Our response to the National Trust

Footpath in Wilmington, East Sussex_12314

The NFU has responded to the National Trust's view on a reform of farm support. 

NFU President Meurig Raymond said: “The picture the National Trust is trying to paint - that of a damaged countryside - is one that neither I nor most farmers, or visitors to the countryside, will recognise. 

"Farmers have planted or restored 30,000km of hedgerows for example and have increased the number of nectar and pollen rich areas by 134% in the past two years. 

“Farmers take their responsibilities as custodians of the countryside seriously and most visitors to the countryside will be enjoying the natural environment and appreciating the views of rural Britain which have been created by farmers – including many of the landscapes showcased by the National Trust.

“In this debate we must not forget that food production is vital.  We should not be contemplating doing anything which will undermine British farming’s competitiveness or its ability to produce food.  To do so would risk exporting food production out of Britain and for Britain to be a nation which relies even further on imports to feed itself.

“In our view, food security should be considered to be a legitimate political goal and public good.  British farmers are proud of the high standards of production, traceability of the food they produce and high animal welfare.  British food production is the bedrock of the food and drink sector – which is the largest manufacturing sector in the country contributing £108 billion to the economy and employing nearly four million people.

“All our survey work shows that the British public wants to buy more British food and, interestingly, survey work also shows the British public believes farmers play a beneficial role in improving the environment at the same time.”

  • Posted by: Brian SinnettPosted on: 04/08/2016 15:25:56

    Comment: Thank God someone at the NFU has enough energy to write an excellent reply to the National Trust's article in the Telegraph. My only worry is that I knew where to read it! Is there any hope of it any real nation coverage in the news papers? Brian Sinnett. Gloucestershire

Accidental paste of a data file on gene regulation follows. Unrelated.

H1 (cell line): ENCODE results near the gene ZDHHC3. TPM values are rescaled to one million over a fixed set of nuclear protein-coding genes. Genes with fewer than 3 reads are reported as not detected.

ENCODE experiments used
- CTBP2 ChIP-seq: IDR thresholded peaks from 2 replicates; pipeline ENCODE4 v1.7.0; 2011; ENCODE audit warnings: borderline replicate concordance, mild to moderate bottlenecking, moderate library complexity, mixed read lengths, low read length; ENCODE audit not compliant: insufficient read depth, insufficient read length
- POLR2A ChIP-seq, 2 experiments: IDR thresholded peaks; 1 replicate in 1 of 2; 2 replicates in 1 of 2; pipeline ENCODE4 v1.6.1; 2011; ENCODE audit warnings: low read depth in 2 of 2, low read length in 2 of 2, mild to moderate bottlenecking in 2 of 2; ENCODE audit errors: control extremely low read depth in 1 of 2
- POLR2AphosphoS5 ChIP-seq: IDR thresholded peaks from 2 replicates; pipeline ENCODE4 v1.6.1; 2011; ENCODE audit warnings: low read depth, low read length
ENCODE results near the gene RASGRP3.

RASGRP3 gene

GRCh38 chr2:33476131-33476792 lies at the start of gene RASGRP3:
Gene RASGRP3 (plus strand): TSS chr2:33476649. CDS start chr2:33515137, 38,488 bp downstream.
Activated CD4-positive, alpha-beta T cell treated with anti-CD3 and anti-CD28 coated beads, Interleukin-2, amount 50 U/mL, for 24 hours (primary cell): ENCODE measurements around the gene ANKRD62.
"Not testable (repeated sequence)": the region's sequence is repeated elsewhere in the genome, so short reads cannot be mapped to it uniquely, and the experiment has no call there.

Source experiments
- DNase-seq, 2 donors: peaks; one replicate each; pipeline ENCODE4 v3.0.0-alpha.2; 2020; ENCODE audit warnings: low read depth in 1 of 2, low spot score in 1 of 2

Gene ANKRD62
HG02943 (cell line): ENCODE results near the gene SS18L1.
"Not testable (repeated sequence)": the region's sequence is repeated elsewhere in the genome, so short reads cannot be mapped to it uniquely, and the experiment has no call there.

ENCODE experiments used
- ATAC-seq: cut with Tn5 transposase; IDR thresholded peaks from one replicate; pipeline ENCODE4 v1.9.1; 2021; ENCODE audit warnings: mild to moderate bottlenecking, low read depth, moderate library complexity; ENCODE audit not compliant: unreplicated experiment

• Posted by: Richard Rawson Posted on: 05/08/2016 19:56:37

    Comment: The National Trust would do to remember that you cannot eat scenery !!
  • Posted by: m.w. littmodenPosted on: 05/08/2016 19:58:43

    Comment: Sadly we farm next to the national trust. am for ever having people knock on the door becuase of their tenants livestock issue,s . DEAD SHEEP. dead calves Sadly a major agricultural college. also their footpaths/ bridleways etc especially tree roots coming to the surface are never dealt with. Time they got themselves into order before trying to score points on the brexit vote. As to my position will put in a clause upon my death never to sell to them
  • Posted by: Michael KettlewellPosted on: 05/08/2016 21:42:57

    Comment: We have damaged the countryside by over dependence on agrochemicals and heavy machinery. We cannot deny it and much river pollution is down to us from runoff. The NT ideas have merit and perhaps British farming should major on the environment and flood prevention before food cheap production. We already import 40% of our food and we should stop trying to out compete low cost countries on price. The price of food needs to rise to be valued more and we should concentrate on the premium quality end.
  • Posted by: Nigel RomePosted on: 06/08/2016 07:52:36